White Sox and Orioles about to hear the sound of silence

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Sports are a sanctuary from the real world. That might sound silly and trite, but like a lot of silly and trite things, there are elements of truth to it.

Whenever there is strife in our lives, we know we can look to the sports arena and find a few hours of quiet.

But rarely has the idea been quite so literal.

On Wednesday afternoon, the White Sox and the Orioles will play a game at Camden Yards devoid of spectators. Orioles officials say the ballpark will be closed to the public because of the threat of violence stemming from protests in Baltimore over the death of Freddie Gray, who suffered a spinal-cord injury while in police custody. Tuesday night’s game was canceled for the same reason – officials didn’t want to expose fans to the possibility of harm.

It figures to be an odd sight Wednesday, and just as odd a sound. Bat will strike ball, but it will not be followed by the roar of the crowd. It will feel like every junior-varsity baseball game ever played. Perhaps we’ll hear through our TVs the sound of player chatter when the announcers aren’t talking. Mostly, we’ll hear silence. Nobody hawking beer. Nobody grumbling about an umpire’s decision. Very little baseball background noise.

Sports and the real world converge all the time. There is no separating the two. But if you’re at a game, you can convince yourself that, despite overwhelming evidence to the contrary, the pitcher isn’t an enormous jerk or the leftfielder isn’t a confirmed drug cheat. You can get gloriously lost in a baseball game.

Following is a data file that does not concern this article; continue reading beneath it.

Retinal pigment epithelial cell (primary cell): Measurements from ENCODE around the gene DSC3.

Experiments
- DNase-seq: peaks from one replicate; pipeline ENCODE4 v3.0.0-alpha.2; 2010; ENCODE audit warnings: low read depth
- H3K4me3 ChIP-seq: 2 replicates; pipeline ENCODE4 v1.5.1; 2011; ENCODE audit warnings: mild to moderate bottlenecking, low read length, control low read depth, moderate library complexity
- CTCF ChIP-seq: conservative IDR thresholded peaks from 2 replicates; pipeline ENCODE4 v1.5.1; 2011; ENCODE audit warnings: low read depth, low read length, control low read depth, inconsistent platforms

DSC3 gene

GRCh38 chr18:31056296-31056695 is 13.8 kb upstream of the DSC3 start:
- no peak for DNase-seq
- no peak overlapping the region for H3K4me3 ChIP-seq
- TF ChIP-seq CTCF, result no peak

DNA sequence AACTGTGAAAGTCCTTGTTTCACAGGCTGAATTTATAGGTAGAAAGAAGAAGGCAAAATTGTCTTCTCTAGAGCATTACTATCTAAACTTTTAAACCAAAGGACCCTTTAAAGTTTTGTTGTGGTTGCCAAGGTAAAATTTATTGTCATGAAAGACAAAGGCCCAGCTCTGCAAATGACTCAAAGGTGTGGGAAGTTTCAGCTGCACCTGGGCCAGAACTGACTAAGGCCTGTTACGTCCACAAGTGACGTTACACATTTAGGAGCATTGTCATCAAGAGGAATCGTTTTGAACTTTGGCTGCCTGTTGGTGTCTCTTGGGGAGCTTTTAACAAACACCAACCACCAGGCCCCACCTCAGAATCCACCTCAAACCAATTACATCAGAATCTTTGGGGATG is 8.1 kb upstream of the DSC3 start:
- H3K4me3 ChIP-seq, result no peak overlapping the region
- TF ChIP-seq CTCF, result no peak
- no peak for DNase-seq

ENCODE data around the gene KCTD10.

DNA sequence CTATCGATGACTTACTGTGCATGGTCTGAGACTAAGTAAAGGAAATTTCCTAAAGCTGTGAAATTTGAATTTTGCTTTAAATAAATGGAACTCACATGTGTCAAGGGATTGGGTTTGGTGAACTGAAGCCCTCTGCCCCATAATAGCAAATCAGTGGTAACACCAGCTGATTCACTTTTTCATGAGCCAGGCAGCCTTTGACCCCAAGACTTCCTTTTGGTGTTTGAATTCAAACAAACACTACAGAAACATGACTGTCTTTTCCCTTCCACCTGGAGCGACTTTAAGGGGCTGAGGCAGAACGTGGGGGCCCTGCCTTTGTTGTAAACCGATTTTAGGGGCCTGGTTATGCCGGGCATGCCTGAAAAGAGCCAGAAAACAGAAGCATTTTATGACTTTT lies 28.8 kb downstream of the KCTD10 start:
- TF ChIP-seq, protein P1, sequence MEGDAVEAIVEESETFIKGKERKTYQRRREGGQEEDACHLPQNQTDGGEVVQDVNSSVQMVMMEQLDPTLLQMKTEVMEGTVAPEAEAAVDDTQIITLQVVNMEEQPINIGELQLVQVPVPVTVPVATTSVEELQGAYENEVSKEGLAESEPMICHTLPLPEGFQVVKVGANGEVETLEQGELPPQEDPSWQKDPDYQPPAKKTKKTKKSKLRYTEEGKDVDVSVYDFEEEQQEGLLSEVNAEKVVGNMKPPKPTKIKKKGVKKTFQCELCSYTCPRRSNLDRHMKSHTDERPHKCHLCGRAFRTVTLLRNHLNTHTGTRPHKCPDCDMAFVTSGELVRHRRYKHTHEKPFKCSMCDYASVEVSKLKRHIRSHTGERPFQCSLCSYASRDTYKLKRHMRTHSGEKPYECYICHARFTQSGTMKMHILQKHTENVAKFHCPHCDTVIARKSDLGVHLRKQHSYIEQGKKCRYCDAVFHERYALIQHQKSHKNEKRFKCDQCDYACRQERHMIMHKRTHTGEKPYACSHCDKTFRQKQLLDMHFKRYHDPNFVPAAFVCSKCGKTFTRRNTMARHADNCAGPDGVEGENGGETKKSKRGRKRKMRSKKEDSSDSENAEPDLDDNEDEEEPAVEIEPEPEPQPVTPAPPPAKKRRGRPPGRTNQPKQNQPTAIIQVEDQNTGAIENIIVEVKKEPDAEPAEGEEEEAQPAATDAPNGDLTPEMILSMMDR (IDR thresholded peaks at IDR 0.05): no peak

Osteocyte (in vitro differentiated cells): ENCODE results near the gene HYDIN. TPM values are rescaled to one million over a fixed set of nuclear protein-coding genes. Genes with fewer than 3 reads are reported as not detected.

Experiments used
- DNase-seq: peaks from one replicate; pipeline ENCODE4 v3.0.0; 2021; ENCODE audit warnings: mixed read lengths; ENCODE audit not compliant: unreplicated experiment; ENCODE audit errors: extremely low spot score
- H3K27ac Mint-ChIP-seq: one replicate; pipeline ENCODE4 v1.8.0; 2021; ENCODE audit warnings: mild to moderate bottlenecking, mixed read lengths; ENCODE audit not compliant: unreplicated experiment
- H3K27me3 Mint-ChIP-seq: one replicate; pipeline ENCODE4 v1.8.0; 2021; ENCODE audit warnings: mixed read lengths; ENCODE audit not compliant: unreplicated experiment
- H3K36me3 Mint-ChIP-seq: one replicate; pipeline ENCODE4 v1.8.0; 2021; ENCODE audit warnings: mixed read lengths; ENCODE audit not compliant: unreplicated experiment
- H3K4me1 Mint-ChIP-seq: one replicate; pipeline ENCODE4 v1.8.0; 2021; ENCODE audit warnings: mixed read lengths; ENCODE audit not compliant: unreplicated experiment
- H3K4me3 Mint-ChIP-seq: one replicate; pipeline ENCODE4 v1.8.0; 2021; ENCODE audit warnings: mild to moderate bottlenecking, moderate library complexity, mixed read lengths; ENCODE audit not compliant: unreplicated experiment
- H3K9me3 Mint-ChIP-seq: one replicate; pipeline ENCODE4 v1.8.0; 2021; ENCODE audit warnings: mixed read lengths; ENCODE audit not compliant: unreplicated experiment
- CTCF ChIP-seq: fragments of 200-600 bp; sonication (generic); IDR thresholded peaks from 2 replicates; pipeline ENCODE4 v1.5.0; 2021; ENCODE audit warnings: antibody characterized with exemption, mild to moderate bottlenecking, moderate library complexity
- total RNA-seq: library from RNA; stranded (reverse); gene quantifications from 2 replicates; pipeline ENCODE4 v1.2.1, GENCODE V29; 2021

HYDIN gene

It will be very difficult to get lost in Wednesday’s game, even if you’re watching on television. There will be camera shots of all the empty sections, and you’ll not be able to escape the fact that outside the gates is a hard world. It’s a world in which protesters rage over what they perceive as a long history of bad behavior by police; a world in which looters operate under the guise of being protesters; and a world in which police officers risk their safety to keep the peace.

Major League Baseball officials said they could think of no other instance of a game being played, by design, inside an empty stadium. It’s a very unfortunate first.

The Sox are not new to real-world issues. They were in New York during 9/11 and took buses, rather than a plane, home. But this will be different. This isn’t virtual baseball, but it’s close. You wonder about truly trivial things involving an empty ballpark: Will the silence throw off the players’ concentration and timing? Is there such a thing as home-field advantage when there is no home crowd? Will players’ short walk to the plate be accompanied by music? Will there be audio advertising?

In the face of fire, destruction, injuries, arrests and curfews, it all means very, very little. It will mean, at its most superficial level, baseball weirdness.

Runs, hits, errors and nobody left.

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